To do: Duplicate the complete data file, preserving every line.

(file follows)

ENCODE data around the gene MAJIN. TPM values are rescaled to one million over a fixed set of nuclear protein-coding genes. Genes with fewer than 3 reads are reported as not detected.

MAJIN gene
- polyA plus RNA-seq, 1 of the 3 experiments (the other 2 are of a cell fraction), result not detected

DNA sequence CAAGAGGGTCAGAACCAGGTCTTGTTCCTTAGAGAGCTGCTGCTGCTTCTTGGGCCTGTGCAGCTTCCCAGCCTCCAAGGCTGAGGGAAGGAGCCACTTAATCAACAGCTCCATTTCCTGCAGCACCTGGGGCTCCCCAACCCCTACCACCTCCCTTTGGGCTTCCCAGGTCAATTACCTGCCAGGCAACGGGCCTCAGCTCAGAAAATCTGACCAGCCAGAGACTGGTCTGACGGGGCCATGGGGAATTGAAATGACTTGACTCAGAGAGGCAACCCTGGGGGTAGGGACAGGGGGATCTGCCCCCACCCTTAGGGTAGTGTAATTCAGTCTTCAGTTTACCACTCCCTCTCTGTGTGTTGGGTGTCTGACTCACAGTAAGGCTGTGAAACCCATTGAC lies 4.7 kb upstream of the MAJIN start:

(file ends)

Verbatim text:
ENCODE data around the gene MAJIN. TPM values are rescaled to one million over a fixed set of nuclear protein-coding genes. Genes with fewer than 3 reads are reported as not detected.

MAJIN gene
- polyA plus RNA-seq, 1 of the 3 experiments (the other 2 are of a cell fraction), result not detected

DNA sequence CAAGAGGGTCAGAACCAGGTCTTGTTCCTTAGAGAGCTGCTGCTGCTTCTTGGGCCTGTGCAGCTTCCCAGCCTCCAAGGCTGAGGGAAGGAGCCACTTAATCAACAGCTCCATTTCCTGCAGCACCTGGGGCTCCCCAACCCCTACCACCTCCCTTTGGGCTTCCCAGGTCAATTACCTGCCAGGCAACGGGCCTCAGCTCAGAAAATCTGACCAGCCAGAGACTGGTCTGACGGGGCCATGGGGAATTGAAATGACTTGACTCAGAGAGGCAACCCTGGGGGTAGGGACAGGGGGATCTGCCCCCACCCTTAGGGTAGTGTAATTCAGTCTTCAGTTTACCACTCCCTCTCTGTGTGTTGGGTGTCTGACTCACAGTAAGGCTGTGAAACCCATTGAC lies 4.7 kb upstream of the MAJIN start: